Iran’s Involvement in Conflicts from Gaza to Pakistan |

Israel and the Gaza Strip. Yemen and the Red Sea. Lebanon, Syria, Iraq – and now Pakistan, too. At every flashpoint in a set of conflicts spanning 2897 km and involving a hodgepodge of unpredictable armed actors and interests, there’s been a common thread: Iran.
The Iran connection stems partly from Iran’s decades-long efforts to deter threats and undermine foes by building up like-minded militias across West Asia. In addition, Iran faces armed separatist movements and terrorist groups in conflicts that readily spill over borders.
Ever since the 1979 revolution that made Iran a Shia Muslim theocracy, it has been isolated and has seen itself as besieged. Iran considers the US and Israel to be its biggest enemies. It also wants to establish itself as the most powerful nation in the Persian Gulf region, where its chief rival is Saudi Arabia, an America ally and a predominantly Sunni Muslim country.
With few other allies, Iran has long armed, trained, financed, advised and even directed several movements that share Iran’s enemies. Iran, which calls itself and these militias the “Axis of Resistance” to American and Israeli power, sees it all as “part of a single struggle”, said West Asia policy analyst Hasan Alhasan. Investing in proxy forces – fellow Shia groups in Lebanon, Iraq and Yemen, and the Sunni Hamas in the Gaza Strip – allows Iran to cause trouble for its enemies, and to raise the prospect of causing more if attacked.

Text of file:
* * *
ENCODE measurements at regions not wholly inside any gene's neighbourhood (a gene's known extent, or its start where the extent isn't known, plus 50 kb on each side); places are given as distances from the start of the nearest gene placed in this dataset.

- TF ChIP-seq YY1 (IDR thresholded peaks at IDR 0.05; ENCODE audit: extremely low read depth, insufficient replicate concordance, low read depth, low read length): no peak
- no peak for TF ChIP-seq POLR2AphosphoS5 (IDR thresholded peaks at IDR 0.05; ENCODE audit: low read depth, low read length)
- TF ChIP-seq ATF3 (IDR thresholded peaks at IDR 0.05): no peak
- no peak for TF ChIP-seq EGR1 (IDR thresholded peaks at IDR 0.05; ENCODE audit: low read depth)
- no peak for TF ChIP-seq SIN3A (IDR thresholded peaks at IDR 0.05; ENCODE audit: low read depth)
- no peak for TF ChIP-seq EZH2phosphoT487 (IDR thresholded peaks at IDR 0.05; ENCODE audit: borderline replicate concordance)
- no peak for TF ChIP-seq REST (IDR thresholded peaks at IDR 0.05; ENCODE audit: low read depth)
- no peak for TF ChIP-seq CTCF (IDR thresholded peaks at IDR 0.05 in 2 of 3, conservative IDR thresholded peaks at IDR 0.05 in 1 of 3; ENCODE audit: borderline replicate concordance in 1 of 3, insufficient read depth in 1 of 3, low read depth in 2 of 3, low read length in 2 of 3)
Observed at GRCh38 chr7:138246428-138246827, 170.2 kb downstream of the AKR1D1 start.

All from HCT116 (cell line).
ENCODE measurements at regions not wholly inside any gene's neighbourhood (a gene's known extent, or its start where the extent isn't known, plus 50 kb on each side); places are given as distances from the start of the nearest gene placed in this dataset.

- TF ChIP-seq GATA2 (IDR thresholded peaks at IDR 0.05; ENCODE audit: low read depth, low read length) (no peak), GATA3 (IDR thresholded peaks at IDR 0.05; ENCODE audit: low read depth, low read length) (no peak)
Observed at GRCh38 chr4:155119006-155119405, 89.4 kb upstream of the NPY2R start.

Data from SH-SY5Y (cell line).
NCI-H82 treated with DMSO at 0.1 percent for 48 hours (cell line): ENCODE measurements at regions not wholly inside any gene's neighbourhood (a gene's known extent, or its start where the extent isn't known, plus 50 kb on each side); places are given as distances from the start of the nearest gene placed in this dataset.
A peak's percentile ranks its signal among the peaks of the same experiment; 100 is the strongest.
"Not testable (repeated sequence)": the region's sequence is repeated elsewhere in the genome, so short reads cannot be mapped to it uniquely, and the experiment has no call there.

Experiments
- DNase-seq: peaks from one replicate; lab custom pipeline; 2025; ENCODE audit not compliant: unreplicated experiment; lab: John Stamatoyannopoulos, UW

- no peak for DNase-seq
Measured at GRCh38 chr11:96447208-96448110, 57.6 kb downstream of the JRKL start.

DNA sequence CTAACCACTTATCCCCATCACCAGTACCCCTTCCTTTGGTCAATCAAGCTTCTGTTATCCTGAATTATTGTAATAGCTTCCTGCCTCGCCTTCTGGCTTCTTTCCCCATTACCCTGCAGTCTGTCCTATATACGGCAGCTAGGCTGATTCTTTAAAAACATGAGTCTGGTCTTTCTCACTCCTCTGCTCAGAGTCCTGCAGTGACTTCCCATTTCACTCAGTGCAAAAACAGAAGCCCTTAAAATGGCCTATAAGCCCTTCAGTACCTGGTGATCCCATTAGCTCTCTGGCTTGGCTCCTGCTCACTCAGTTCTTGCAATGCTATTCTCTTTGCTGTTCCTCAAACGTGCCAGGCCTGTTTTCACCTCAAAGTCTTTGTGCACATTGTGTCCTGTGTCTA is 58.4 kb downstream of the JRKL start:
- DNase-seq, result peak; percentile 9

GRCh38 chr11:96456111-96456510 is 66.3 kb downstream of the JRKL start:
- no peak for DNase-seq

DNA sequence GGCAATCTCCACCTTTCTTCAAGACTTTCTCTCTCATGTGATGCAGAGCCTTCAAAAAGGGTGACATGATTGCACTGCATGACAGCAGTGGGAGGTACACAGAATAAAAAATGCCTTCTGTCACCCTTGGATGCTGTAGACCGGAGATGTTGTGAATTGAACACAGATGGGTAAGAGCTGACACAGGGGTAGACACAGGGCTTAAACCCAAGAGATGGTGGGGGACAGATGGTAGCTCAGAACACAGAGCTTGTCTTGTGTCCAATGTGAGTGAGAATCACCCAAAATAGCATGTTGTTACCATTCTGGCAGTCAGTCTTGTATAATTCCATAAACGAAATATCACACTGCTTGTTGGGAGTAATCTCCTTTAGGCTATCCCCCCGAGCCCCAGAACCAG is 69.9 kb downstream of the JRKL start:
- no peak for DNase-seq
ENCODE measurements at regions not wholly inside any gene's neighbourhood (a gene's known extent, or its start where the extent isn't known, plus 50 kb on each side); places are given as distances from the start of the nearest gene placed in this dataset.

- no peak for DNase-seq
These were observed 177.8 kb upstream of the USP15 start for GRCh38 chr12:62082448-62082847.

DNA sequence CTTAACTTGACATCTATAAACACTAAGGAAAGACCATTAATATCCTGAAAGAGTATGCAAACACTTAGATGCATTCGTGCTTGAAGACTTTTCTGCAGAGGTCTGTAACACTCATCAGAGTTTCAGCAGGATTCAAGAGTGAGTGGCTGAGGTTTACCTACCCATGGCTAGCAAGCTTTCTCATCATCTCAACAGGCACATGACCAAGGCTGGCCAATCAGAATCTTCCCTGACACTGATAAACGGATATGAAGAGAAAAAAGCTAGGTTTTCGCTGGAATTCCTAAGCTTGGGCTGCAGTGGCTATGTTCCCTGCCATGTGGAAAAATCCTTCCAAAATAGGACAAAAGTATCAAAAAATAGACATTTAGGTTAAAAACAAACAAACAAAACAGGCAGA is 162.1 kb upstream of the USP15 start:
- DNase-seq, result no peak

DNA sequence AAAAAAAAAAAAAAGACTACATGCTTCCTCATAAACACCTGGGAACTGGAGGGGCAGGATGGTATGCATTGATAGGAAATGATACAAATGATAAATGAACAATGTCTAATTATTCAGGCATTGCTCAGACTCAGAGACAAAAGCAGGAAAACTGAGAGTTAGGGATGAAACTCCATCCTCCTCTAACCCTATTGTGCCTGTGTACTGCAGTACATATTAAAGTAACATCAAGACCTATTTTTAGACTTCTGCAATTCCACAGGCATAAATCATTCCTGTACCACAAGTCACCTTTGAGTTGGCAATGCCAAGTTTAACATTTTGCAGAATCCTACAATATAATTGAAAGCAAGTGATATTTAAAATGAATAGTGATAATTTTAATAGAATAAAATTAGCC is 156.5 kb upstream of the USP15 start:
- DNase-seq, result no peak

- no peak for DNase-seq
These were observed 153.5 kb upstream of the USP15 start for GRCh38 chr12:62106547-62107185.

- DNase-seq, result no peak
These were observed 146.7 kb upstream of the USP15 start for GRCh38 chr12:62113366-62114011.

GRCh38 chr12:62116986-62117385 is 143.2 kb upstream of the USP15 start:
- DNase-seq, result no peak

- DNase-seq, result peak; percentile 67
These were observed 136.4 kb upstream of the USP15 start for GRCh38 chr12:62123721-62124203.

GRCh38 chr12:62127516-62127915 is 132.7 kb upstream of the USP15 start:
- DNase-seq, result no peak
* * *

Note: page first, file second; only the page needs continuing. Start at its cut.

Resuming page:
But as tensions rise across the region, Tehran has increasingly become a target. Last month, separatist group Jaish al-Adl that operates along the Iran-Pakistan border attacked a police station in southeastern part of the country, killing 11 people. Two senior Iranian commanders were assassinated in Syria, and Iran blamed Israel. Then this month, suicide blasts in Kerman killed almost 100 people – the deadliest terrorist attacks since the Islamic Republic was founded. The Islamic State claimed responsibility.
With this week’s direct missile strikes on targets in Iraq, Syria and Pakistan, Iran went on the offensive. Analysts and Iranians close to the military say government wanted to make a show of force with an eye to the hardliners who make up its base of support, and were already incensed at Israeli attacks.
But why involve non-West Asia player Pakistan? Iran and Pakistan have accused each other of not doing enough to prevent militants from crossing the border. Iran said its strikes in Pakistan targeted bases for Jaish al-Adl, but Pakistan pushed back, citing what it said were civilian casualties. Pakistan and Iran have had mostly cordial ties, but the recent events have the potential to damage that. At a time when the region is already on edge, a miscalculation could be especially dangerous.

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